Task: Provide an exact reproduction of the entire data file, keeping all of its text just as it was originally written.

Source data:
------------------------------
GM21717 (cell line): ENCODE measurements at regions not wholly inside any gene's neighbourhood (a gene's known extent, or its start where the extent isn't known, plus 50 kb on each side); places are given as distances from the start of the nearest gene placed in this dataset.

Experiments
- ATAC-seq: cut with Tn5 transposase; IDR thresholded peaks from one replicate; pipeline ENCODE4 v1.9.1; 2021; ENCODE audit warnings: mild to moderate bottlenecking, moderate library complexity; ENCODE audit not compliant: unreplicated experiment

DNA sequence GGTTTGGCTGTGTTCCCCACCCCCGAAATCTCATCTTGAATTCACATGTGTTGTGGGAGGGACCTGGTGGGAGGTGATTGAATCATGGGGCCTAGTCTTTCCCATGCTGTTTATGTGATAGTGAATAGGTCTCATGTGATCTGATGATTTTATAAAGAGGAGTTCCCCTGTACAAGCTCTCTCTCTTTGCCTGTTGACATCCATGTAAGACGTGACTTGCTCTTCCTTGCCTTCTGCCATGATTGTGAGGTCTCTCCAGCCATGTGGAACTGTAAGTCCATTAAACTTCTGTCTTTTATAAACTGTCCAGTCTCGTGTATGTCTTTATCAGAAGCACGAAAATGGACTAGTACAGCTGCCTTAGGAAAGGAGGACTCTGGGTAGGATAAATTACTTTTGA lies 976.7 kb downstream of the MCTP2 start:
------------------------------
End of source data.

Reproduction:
GM21717 (cell line): ENCODE measurements at regions not wholly inside any gene's neighbourhood (a gene's known extent, or its start where the extent isn't known, plus 50 kb on each side); places are given as distances from the start of the nearest gene placed in this dataset.

Experiments
- ATAC-seq: cut with Tn5 transposase; IDR thresholded peaks from one replicate; pipeline ENCODE4 v1.9.1; 2021; ENCODE audit warnings: mild to moderate bottlenecking, moderate library complexity; ENCODE audit not compliant: unreplicated experiment

DNA sequence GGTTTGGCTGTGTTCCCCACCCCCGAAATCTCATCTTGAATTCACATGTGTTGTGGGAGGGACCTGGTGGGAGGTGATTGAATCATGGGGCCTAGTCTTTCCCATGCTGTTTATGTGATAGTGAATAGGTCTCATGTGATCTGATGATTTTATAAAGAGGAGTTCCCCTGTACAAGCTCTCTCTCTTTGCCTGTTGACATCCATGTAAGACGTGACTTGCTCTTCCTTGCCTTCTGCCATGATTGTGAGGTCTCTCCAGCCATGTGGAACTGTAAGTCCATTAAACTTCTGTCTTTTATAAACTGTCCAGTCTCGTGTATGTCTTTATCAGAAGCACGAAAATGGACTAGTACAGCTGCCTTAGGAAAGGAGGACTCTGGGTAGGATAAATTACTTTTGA lies 976.7 kb downstream of the MCTP2 start: